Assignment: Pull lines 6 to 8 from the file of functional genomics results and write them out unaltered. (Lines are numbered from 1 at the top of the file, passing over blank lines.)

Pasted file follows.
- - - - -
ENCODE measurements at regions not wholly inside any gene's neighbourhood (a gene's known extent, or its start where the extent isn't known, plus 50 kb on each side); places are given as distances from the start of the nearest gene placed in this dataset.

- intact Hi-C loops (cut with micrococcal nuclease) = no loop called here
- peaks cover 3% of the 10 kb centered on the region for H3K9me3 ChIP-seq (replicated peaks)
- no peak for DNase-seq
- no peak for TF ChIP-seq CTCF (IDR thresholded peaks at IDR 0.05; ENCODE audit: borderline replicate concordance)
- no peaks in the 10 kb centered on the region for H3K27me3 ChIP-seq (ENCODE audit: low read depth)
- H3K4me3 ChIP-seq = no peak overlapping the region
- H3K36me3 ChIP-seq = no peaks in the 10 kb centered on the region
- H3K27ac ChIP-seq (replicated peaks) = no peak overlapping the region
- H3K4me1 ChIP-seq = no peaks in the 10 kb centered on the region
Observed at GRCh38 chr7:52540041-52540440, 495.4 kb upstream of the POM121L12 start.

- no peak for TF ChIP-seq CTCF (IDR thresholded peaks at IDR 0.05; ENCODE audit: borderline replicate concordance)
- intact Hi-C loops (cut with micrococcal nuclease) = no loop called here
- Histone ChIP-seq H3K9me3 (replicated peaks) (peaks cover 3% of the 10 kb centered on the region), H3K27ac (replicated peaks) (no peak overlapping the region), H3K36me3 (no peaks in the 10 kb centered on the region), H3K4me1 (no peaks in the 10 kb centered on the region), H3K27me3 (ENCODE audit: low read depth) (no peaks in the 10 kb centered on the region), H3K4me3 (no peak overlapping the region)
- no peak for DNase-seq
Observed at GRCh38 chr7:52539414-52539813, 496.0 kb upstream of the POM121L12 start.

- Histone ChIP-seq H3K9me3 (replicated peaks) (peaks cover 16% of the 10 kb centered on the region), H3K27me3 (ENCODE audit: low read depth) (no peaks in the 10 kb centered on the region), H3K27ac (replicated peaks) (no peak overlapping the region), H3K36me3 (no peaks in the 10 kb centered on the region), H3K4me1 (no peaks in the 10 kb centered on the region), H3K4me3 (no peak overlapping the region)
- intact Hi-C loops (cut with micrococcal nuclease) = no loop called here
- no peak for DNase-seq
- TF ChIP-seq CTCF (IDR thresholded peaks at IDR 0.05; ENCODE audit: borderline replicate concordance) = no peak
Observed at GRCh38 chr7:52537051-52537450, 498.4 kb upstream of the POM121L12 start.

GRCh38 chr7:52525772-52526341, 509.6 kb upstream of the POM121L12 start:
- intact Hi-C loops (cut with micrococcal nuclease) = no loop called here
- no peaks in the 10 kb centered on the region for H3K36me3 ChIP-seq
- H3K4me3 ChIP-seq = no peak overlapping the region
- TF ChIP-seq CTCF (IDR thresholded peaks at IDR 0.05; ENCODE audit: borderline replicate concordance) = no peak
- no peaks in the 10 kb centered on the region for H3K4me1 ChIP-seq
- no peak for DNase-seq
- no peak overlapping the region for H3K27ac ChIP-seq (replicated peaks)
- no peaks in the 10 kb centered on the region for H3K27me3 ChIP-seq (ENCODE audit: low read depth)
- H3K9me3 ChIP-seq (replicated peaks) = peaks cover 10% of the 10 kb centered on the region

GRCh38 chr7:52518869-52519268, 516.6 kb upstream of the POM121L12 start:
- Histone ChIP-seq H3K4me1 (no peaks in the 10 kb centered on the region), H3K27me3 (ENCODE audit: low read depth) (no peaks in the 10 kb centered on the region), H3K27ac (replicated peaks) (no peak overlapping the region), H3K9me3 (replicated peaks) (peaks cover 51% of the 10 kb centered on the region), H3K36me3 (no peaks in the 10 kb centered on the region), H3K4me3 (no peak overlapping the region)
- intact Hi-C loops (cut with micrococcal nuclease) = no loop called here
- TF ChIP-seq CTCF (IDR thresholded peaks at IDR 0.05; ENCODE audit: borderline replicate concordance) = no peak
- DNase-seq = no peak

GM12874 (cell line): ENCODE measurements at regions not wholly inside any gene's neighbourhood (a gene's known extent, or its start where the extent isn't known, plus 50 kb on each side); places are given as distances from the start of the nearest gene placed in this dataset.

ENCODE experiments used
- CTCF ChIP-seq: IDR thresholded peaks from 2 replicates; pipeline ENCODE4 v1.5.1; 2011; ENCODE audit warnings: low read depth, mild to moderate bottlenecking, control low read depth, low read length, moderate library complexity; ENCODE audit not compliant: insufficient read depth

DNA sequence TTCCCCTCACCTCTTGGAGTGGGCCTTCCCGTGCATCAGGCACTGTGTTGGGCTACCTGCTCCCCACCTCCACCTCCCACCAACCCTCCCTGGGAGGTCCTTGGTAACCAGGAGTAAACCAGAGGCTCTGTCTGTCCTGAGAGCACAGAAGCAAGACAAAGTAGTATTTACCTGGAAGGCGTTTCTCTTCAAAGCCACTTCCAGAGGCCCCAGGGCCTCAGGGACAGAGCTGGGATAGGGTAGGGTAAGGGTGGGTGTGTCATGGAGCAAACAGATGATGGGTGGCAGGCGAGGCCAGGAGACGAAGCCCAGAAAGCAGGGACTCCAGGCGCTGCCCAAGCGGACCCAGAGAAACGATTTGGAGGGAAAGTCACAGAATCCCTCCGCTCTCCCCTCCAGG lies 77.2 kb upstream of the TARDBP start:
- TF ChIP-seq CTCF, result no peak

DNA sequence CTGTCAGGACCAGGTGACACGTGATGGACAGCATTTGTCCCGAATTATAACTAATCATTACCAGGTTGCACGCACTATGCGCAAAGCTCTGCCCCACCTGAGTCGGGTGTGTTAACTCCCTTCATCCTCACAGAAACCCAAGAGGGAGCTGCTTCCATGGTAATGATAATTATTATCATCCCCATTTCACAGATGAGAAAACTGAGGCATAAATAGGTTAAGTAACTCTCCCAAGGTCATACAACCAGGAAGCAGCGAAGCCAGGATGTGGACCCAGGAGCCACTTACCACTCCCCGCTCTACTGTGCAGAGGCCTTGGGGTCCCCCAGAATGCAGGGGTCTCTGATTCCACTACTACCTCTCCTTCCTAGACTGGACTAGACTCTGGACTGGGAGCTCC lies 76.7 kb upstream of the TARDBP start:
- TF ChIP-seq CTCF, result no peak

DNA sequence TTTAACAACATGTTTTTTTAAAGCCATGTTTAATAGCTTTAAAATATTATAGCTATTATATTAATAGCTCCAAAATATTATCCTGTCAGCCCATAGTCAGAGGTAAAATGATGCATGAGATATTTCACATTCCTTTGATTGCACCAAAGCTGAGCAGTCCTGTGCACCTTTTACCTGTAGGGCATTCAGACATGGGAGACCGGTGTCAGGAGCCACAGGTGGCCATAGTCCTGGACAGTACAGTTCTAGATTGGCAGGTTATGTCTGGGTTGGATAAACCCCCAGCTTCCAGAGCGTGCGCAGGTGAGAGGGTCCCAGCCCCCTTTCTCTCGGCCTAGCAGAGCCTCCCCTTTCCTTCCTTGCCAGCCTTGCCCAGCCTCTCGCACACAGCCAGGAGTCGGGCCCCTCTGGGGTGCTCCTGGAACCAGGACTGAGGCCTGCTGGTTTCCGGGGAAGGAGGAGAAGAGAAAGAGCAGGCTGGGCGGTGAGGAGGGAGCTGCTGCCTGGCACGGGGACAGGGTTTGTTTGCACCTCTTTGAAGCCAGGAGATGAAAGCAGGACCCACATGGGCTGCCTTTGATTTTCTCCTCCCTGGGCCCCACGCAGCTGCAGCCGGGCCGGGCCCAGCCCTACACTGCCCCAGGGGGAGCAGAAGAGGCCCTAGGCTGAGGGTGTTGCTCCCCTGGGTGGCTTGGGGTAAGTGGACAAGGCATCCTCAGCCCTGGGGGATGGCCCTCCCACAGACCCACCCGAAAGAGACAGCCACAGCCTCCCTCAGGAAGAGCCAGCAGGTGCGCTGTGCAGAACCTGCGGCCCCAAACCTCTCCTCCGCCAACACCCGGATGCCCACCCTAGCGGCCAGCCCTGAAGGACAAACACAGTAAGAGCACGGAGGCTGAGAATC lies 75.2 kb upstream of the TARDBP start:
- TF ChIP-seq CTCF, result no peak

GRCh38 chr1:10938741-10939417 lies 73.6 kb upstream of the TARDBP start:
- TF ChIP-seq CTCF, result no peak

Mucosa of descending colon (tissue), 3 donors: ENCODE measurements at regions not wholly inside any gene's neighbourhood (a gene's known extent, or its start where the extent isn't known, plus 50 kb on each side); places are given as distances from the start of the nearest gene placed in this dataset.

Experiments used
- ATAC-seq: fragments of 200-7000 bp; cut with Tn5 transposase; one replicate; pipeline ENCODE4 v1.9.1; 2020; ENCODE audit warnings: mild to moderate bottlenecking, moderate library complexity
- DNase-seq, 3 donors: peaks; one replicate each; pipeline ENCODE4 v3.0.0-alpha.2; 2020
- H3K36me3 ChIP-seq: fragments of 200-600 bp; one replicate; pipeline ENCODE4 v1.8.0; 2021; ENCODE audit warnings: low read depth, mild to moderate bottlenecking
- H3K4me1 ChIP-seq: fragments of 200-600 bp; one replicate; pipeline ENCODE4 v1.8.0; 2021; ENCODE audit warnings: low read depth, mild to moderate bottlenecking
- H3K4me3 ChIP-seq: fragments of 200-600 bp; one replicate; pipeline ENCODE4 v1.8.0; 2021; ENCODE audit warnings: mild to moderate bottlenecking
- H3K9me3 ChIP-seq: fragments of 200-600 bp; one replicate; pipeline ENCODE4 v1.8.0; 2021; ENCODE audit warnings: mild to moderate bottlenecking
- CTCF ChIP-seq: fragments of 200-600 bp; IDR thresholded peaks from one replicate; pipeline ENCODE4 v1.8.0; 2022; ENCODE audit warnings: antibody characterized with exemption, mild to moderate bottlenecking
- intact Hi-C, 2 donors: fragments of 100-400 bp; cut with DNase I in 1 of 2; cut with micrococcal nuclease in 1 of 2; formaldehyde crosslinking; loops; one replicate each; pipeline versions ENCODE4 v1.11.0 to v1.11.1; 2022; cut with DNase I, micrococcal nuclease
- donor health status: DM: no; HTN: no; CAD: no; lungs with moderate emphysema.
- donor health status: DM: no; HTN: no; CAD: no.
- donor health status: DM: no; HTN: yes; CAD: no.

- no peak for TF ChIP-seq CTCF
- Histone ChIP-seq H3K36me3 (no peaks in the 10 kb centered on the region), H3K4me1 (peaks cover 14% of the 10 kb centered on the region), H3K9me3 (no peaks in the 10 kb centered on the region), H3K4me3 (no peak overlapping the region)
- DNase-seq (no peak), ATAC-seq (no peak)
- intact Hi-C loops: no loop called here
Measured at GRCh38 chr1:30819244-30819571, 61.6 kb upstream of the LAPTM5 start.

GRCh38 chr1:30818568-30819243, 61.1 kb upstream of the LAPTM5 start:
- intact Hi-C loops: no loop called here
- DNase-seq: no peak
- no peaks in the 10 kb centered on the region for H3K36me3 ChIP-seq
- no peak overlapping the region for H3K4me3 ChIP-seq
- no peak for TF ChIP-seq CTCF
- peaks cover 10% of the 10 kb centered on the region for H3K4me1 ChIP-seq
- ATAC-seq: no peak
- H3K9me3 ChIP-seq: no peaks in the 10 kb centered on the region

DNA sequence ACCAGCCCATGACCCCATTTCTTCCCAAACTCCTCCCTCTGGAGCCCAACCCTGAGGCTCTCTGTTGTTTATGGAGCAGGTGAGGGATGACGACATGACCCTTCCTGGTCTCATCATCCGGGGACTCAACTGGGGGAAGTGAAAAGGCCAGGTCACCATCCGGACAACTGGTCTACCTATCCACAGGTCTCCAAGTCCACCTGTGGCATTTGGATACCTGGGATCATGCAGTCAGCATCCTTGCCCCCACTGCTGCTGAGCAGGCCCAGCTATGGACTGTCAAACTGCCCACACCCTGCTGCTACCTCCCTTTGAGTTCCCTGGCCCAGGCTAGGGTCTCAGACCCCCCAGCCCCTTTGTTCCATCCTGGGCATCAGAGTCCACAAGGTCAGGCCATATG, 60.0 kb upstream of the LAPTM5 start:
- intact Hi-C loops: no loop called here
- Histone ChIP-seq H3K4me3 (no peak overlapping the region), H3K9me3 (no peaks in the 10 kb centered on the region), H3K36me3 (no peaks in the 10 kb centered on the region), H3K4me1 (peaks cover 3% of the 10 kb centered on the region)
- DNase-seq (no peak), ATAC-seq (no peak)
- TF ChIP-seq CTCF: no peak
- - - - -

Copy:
- no peaks in the 10 kb centered on the region for H3K27me3 ChIP-seq (ENCODE audit: low read depth)
- H3K4me3 ChIP-seq = no peak overlapping the region
- H3K36me3 ChIP-seq = no peaks in the 10 kb centered on the region